By Tom Wachunas
Remember Bert, Ernie, and Cookie Monster? Imagine each one married, raising children who were happy, hopeful, and secure in their beloved Sesame Street neighborhood. Then imagine the frustrations of those children as 20-somethings on their own and who, encountering a world terribly different from the one they envisioned as kids, find themselves destitute and lonely on a far-flung, shabby street in New York City. What’s this ‘lost generation’ to do? To paraphrase a song from Avenue Q, the Broadway musical that premiered in 2003 (music and lyrics by Robert Lopez and Jeff Marx, book by Jeff Whitty), it sucks to be them.
Most of the characters are Muppet-styled rod puppets, with their human operators always clearly visible with them on stage. For this production by Canton’s Players Guild Theatre, Steve Parsons not only conducts the sparkling six-piece, off-stage orchestra, but also directed the amazingly gifted cast in a comical romp that starts in frolicsome overdrive (choreography by Michael Lawrence Akers) and rarely slows down. The intimacy of the Guild’s arena theater allows the audience to admire at close range the cast members’ delightful abilities to let their puppets be their syncopated, empathetic partners in expressivity.
So who are these partners? The affable Princeton (Matthew Heppe) is a recent college graduate ardently seeking his purpose in life, and conflicted about his budding relationship with Kate Monster (Abigail Riley), equally conflicted as she dreams of founding “Monstersori” – a special school for monsters only. The chemistry between Heppe and Riley is quite marvelous – a piquant blend of vulnerability and youthful hope.
Additionally there’s Rod (Vincent Sisely), a tightly-wound banker and closeted gay, constantly at odds with his straight, lazy roommate, Nicky (Stephen Berg). The hermitic, strangely endearing, and porno-addicted Trekkie Monster (Adam Cerrezuela) lives upstairs. Lucy the Slut (Sarah Marie Young) is a sultry and intrusive temptress in the style of Mae West at her most lascivious. Then there are the relentless Bad Idea Bears (Craig Joseph and Alexis Long), mischievous critters who live up to their name by implanting pernicious impulses in their vulnerable victims. Joseph’s frenetic facial and vocal contortions constitute a gut-splitting performance unto itself.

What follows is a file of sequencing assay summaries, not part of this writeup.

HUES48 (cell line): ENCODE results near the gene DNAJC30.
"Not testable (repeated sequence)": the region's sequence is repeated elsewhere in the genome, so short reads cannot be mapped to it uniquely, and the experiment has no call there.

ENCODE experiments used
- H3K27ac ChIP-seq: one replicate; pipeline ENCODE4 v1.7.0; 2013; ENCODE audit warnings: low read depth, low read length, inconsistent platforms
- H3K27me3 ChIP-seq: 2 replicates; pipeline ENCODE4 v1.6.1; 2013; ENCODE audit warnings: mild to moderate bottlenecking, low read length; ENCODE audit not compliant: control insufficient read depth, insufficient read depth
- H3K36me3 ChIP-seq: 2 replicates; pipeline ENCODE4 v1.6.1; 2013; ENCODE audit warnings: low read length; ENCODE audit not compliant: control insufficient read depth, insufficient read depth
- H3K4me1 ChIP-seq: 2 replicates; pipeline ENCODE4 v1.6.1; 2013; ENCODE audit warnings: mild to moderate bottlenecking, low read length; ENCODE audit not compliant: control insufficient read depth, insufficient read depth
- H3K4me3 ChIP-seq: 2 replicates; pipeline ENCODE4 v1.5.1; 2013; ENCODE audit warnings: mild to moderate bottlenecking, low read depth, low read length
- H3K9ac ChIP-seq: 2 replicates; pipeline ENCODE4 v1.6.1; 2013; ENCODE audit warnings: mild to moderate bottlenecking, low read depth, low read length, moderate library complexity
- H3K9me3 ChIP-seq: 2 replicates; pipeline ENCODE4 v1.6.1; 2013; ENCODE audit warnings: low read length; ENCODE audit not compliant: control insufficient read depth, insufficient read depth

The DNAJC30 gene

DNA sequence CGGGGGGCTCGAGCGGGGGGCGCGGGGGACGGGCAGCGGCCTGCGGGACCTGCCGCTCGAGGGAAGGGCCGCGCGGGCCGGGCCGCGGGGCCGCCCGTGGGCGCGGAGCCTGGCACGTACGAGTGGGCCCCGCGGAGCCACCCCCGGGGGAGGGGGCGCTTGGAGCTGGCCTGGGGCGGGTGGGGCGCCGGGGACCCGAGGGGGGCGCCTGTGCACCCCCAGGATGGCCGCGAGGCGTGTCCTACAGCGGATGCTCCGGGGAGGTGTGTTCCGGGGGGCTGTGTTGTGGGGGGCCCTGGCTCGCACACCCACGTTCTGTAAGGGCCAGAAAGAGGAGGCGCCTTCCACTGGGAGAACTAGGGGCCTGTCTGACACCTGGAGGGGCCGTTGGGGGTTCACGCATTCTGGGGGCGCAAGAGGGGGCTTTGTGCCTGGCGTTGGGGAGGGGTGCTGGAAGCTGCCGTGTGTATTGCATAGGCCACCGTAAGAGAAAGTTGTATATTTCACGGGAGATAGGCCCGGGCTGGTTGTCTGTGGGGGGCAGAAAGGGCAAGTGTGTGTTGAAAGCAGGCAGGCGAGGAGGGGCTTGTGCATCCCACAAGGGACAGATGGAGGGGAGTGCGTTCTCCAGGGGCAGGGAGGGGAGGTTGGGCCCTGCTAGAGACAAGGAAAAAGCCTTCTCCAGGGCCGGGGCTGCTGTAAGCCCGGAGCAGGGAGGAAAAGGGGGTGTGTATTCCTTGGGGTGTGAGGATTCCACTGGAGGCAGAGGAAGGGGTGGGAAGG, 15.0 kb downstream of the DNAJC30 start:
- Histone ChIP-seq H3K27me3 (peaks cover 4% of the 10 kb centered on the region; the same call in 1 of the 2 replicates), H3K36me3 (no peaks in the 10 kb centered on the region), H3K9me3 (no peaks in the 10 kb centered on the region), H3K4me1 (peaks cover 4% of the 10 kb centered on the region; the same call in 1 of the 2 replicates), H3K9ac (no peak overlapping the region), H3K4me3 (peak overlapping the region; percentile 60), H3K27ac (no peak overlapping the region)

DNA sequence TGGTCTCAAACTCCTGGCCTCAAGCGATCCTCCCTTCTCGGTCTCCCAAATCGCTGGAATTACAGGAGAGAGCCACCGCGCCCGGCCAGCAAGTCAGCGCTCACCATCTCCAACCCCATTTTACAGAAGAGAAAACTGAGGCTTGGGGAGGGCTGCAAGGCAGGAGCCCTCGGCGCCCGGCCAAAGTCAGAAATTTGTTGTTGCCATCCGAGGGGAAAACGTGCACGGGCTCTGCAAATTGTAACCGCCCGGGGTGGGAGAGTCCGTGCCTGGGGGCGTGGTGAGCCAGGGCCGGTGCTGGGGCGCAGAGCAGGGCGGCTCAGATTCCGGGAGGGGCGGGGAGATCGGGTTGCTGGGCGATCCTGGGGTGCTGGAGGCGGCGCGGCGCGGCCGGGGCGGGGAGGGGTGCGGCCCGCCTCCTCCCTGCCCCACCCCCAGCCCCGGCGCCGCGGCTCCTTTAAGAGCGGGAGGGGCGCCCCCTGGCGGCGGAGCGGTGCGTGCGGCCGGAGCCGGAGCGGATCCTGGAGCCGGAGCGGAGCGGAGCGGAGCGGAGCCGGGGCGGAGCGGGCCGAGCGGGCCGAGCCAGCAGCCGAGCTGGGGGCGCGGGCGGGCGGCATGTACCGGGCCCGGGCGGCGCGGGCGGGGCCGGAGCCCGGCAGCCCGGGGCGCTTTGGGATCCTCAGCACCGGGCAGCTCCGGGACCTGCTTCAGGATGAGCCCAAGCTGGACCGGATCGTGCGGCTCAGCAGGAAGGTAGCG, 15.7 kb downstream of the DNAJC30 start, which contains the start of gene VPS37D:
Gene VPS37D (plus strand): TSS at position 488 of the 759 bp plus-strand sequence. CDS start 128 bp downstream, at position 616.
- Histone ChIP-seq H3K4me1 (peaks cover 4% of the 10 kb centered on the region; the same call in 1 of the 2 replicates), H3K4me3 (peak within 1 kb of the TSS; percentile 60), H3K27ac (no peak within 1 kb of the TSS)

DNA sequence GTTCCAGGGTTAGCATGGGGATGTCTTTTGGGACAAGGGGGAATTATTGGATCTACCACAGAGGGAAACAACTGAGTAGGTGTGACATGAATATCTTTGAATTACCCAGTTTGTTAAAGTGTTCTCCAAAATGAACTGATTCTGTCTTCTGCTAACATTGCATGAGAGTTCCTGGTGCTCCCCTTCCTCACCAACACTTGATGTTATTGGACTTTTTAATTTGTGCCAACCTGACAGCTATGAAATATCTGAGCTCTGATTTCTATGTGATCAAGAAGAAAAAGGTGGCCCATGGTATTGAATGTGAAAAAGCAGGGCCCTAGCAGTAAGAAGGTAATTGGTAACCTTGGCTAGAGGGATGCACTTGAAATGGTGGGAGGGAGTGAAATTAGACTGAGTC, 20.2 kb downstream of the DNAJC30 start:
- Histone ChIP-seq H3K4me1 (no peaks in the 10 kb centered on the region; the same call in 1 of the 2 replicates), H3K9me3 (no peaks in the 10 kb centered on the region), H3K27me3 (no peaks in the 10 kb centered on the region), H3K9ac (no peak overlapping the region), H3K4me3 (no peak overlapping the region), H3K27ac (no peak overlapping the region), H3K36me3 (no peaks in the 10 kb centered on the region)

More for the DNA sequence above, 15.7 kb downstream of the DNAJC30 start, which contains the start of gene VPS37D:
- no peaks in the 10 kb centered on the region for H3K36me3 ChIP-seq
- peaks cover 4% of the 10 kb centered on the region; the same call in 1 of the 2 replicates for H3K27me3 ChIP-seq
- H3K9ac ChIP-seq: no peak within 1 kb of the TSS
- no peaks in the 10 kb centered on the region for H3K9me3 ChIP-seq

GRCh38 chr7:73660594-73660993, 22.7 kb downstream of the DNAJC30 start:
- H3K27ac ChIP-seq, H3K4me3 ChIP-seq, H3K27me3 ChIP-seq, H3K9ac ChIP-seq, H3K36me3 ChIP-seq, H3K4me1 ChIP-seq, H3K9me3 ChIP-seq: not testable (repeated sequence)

Three actually human characters round out the Avenue Q tenants: Brian (Brian O. Jackson), an unemployed would-be comedian; his Japanese fiancée, Christmas Eve (Mary Sheridan), a therapist looking for clients; and the apartment building superintendent, ex-child star Gary Coleman (Tiffeny Brown).
Among the witty and/or wickedly cynical tunes (such as Everyone’s A Little Bit Racist, and The Internet is for Porn) that pepper this gluttonously funny feast of a show, none seems more illustrative of its overall aesthetic than There’s a Fine, Fine Line. Riley’s Kate Monster leads one of the evening’s more poignant and anxiety-filled scenes at the end of Act I when she sings, with her astonishingly sweet and crystalline tonality, “There's a fine, fine line between a lover and a friend; There's a fine, fine line between reality and pretend…” Later in Act II, Mary Sheridan’s Christmas Eve, responding to Kate Monster’s frustration with Princeton’s fear of commitment, provides a hilarious quasi-counterpoint when she strides about the stage like a sarcastic opera diva, intoning The More You Ruv Someone (the more you want to kill them).
That said, while fine lines can require careful walking, this show crosses several with cavalier if not disturbing ease - lines between compelling satire and insipid parody, between the venerable and the vulgar. Speaking of the latter, satire or not, and despite the paroxysms of laughter elicited from the house, did we really need to see the ribald enactment of Kate and Princeton’s one-night stand? Fornicating puppets…seriously?
After a while, the “off-color” humor gets to be just that. Call it a raucous monotone, which tends to overshadow any truly dramatic authenticity in those coming-of-age moments late in the show when these angst-riddled neighbors manage to find sustainable resolutions to their respective situations. Sure, there are a few references to Jesus and selfless service to others, but they come off a little bit like disingenuous afterthoughts amid so much existential insouciance. Like whistling in the dark. But I think the fault, should you perceive it as such, lies in the writing, not the performing.
In the end, I ended up caring about these characters if only because, 13 years after their inception, they still reflect the flaws and wounds of a culture navigating life without a steady moral compass. Belly laughs aside, I want that culture to experience not just the cautionary jubilance voiced in the show’s closing number, Only For Now, but more importantly, an unequivocal surrender to a Divinely appointed forever.
Avenue Q, at the Players Guild Theatre (in the W.G. Fry Theatre) runs through Sunday March 13, 2016 / Friday and Saturday performances at 8:00pm, Sunday matinees at 2:00 PM. Tickets: $26.00 for adults, and $23.00 for seniors. Tickets may be purchased online 24 hours a day at www.playersguildtheatre.com or in person at the Players Guild Box Office, located in the Great Court of the Cultural Center for the Arts, 1001 Market Ave N. By phone: 330-453-7617. Please note, due to adult content this production is intended for mature audiences only.
PHOTOS (rehearsal shots), courtesy Michael Lawrence Akers/ Players Guild Theatre - (from top): #1. The cast of the Players Guild Theatre's "Avenue Q" is (front, left to right) Tiffeny Brown, Craig Joseph, Alexis Long, Brian Jackson and Mary Sheridan, and (back) Adam Cerrezulea, Sarah Marie Young, Matthew Heppe, Abigail Riley, Stephen Berg and Vince Sisley. / #2. (l. to r.) Matthew Heppe, Abigail Riley, Sarah Marie Young / #3. (l. to r.) Vincent Sisely, Alexis Long, Stephen Berg